Kirsty W

29 October 2015 at 14:10

My then 5yr daughter was diagnosed with a brain tumour last year. We were fortunate to receive treatment at the amazing Great Ormond Street Hospital (GOSH) under the care of incredible neurosurgeon who saved my daughter's life. At the point of discovery, the tumour was almost the size of a tennis ball and against her brain stem. Whilst my daughter has eventually made a good recovery, the treatment especially in terms of rehab post surgery has been mixed and ad hoc. But ultimately for those unfortunate enough to find themselves part of this community, we know that we are the lucky ones. Brain tumour research currently receives disproportionately low funding. The impact it has on the lives of patients and their families is enormous. It needs more funding. Better diagnosis, treatment, management and rehabilitation where possible will enable those affected by this to live longer, live better and contribute more for longer to society. I remain forever in debt to the doctors and staff at GOSH who saved my daughter's life. Thank you NHS.

Chris Crowe

29 October 2015 at 14:08

My poor brother has had to suffer this cruel disease for 14 years. I also have a friend who lost his young nephew to a brain tumour. There are so many tragic stories out there. It must be time to increase funding into research and treatment. We understand that total funding is tiny in comparison to other cancers, even though so many people are dying or being profoundly affected.

Chris Crowe

29 October 2015 at 14:02

Brain tumours appear to be so prevalent, yet so little investment is put into research and treatment. My brother has battled on for 14 years with his tumour and thankfully his bravery and stubborn optimism has kept him going. I have a friend who lost his young nephew to this cruel disease and there seem to be so many tragic stories out there. Surely it is time for more funding to go into defeating brain tumours.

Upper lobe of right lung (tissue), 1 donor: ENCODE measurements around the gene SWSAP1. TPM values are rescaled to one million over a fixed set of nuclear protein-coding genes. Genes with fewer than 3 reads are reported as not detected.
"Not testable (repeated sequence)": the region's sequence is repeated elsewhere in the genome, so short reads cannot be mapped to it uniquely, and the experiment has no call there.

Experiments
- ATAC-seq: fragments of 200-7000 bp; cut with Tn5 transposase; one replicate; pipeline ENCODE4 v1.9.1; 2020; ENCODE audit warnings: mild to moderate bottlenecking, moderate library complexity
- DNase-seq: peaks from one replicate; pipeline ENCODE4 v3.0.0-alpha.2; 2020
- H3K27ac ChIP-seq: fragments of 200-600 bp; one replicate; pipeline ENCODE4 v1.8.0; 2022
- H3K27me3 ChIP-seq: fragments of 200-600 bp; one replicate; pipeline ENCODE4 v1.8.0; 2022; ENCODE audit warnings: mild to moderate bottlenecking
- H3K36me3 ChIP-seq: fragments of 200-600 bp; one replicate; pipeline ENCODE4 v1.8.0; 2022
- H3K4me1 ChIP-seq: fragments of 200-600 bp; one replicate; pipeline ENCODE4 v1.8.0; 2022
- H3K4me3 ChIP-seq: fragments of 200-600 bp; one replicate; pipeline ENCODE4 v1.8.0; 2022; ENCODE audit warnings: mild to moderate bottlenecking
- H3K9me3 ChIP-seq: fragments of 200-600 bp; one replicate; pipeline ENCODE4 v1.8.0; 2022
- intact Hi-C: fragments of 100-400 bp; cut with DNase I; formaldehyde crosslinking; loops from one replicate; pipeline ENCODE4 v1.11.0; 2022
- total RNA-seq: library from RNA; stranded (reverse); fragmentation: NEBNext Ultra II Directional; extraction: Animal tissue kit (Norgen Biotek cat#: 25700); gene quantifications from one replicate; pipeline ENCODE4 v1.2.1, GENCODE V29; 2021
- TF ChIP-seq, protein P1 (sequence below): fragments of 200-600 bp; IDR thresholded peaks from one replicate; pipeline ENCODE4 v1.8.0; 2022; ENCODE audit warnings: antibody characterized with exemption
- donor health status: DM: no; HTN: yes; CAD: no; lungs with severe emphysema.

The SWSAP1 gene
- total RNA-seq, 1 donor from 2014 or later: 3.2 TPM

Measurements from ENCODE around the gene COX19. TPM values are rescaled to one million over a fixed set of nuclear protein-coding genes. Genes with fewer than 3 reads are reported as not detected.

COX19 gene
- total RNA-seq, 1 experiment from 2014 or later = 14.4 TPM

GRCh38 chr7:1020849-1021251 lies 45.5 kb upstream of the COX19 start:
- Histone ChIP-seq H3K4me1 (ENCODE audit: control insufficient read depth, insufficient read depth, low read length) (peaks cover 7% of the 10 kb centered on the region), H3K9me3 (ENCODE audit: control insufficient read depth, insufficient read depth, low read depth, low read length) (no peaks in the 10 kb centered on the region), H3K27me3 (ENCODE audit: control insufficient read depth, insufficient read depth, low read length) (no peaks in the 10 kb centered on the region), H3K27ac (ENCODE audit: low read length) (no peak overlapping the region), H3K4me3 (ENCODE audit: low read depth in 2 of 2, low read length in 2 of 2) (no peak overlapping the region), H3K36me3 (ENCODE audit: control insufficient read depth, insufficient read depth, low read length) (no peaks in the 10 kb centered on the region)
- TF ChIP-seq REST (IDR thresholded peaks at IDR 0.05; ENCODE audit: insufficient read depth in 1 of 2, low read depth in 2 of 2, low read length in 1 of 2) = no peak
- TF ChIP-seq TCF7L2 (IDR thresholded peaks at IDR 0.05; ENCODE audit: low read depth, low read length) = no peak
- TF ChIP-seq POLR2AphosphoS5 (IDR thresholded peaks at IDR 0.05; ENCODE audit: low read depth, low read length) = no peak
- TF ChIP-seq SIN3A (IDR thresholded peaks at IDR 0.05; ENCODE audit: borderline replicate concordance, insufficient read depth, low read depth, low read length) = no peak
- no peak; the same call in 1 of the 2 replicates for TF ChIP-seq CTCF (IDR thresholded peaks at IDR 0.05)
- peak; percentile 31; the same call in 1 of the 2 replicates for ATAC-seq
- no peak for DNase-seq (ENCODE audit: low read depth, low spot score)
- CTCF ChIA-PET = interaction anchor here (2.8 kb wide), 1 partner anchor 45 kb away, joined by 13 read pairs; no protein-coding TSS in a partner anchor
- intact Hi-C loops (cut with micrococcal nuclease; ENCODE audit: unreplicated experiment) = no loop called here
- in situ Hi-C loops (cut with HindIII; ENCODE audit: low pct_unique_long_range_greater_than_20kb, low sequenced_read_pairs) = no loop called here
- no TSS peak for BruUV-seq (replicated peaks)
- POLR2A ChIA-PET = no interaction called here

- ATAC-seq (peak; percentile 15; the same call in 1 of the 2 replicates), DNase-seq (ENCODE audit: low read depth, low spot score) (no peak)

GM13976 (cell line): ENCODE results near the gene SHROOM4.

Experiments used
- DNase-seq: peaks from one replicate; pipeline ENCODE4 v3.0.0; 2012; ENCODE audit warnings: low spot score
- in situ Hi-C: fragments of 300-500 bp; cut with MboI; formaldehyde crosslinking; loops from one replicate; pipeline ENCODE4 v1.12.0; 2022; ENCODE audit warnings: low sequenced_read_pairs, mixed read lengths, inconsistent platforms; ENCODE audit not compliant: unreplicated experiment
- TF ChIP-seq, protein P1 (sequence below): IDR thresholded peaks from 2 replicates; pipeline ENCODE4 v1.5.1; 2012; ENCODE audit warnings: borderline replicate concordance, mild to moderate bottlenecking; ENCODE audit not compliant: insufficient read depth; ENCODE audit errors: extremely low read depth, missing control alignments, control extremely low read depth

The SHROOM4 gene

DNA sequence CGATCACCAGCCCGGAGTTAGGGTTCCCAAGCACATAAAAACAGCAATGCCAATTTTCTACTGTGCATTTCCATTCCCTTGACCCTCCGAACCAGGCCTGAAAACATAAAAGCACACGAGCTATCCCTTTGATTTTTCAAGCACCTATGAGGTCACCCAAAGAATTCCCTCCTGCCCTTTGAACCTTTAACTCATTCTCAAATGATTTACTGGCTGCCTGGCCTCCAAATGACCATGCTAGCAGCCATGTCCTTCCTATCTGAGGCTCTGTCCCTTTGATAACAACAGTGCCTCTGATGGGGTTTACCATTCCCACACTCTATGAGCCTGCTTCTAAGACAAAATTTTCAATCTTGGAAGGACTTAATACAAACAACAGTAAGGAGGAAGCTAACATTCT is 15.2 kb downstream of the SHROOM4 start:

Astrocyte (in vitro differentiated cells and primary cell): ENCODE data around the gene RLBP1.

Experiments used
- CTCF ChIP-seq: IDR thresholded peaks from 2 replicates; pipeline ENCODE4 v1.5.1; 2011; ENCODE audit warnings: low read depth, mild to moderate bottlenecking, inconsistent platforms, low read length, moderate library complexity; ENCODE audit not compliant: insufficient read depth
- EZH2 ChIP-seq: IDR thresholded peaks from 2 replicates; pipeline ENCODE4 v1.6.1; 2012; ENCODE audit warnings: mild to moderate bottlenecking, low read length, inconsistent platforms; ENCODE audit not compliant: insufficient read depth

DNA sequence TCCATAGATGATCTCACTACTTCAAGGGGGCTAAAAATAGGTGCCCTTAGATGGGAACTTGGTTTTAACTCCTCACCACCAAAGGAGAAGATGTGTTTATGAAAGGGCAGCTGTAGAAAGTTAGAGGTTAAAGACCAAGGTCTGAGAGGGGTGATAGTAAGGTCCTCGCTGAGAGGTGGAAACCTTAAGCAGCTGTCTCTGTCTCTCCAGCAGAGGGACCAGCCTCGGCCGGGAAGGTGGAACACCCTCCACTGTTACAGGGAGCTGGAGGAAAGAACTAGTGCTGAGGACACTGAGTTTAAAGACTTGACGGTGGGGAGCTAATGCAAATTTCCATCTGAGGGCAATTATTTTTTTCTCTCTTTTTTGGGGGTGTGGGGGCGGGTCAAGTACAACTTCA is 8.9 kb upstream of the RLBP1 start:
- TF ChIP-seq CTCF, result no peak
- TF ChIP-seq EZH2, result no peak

Sondra Hopkins

29 October 2015 at 13:54

I have already commented but two things have cleared in my head and I feel quite excited that they can be achieved. A huge problem is diagnosis as the symptoms are so diverse and no GP is going to recommend a CT or MRI scan because a child/adult is unwell. Why not arrange for emails outlining the symptoms to be emailed to all GP practices in the country on a quarterly basis. This will increase awareness for doctors and nurses and even receptionists so diagnosis can be made more quickly. I'm sure this must be possible. Also, thinking about the Meningitis adverts which were shown nationally to raise awareness of symptoms; why can't the same be done for Brain Tumours? Everyone thinks they are rare but they are not and I feel confident that many lives can be improved and saved with early diagnosis. Thanks

Total results 1106 (page 13 of 111)